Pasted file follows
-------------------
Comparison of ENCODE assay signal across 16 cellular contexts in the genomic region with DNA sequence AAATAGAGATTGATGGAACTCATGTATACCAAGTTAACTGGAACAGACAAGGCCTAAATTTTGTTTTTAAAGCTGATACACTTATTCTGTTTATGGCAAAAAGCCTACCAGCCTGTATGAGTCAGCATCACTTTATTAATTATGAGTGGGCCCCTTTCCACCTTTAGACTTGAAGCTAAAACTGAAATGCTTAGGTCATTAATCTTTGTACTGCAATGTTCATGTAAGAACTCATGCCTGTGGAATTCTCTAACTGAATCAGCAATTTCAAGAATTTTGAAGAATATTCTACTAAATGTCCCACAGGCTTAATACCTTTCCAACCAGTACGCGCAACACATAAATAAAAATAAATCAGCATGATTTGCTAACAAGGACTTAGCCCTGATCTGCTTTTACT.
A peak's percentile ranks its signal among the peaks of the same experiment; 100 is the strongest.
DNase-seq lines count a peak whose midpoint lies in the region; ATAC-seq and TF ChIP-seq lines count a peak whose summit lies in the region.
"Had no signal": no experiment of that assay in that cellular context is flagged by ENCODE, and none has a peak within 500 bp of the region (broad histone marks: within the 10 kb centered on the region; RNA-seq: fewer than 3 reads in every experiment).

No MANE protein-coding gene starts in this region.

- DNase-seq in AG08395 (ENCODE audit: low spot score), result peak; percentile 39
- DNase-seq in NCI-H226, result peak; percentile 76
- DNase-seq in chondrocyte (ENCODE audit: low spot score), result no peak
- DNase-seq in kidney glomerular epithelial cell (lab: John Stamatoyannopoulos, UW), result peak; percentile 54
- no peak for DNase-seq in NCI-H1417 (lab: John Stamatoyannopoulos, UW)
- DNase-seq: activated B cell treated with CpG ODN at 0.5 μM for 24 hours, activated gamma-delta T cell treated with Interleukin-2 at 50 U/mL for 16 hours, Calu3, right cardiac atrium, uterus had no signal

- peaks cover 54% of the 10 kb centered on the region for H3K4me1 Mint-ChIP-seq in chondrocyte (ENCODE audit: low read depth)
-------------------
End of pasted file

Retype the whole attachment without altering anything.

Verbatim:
Comparison of ENCODE assay signal across 16 cellular contexts in the genomic region with DNA sequence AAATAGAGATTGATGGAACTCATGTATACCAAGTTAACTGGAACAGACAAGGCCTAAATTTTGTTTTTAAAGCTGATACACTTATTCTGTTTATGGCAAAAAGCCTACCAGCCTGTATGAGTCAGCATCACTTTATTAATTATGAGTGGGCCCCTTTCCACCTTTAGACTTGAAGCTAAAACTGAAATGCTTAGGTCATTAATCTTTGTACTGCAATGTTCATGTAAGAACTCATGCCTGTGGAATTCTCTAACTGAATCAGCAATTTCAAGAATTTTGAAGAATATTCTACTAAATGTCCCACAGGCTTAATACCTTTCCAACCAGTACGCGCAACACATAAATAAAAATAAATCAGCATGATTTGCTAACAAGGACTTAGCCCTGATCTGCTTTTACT.
A peak's percentile ranks its signal among the peaks of the same experiment; 100 is the strongest.
DNase-seq lines count a peak whose midpoint lies in the region; ATAC-seq and TF ChIP-seq lines count a peak whose summit lies in the region.
"Had no signal": no experiment of that assay in that cellular context is flagged by ENCODE, and none has a peak within 500 bp of the region (broad histone marks: within the 10 kb centered on the region; RNA-seq: fewer than 3 reads in every experiment).

No MANE protein-coding gene starts in this region.

- DNase-seq in AG08395 (ENCODE audit: low spot score), result peak; percentile 39
- DNase-seq in NCI-H226, result peak; percentile 76
- DNase-seq in chondrocyte (ENCODE audit: low spot score), result no peak
- DNase-seq in kidney glomerular epithelial cell (lab: John Stamatoyannopoulos, UW), result peak; percentile 54
- no peak for DNase-seq in NCI-H1417 (lab: John Stamatoyannopoulos, UW)
- DNase-seq: activated B cell treated with CpG ODN at 0.5 μM for 24 hours, activated gamma-delta T cell treated with Interleukin-2 at 50 U/mL for 16 hours, Calu3, right cardiac atrium, uterus had no signal

- peaks cover 54% of the 10 kb centered on the region for H3K4me1 Mint-ChIP-seq in chondrocyte (ENCODE audit: low read depth)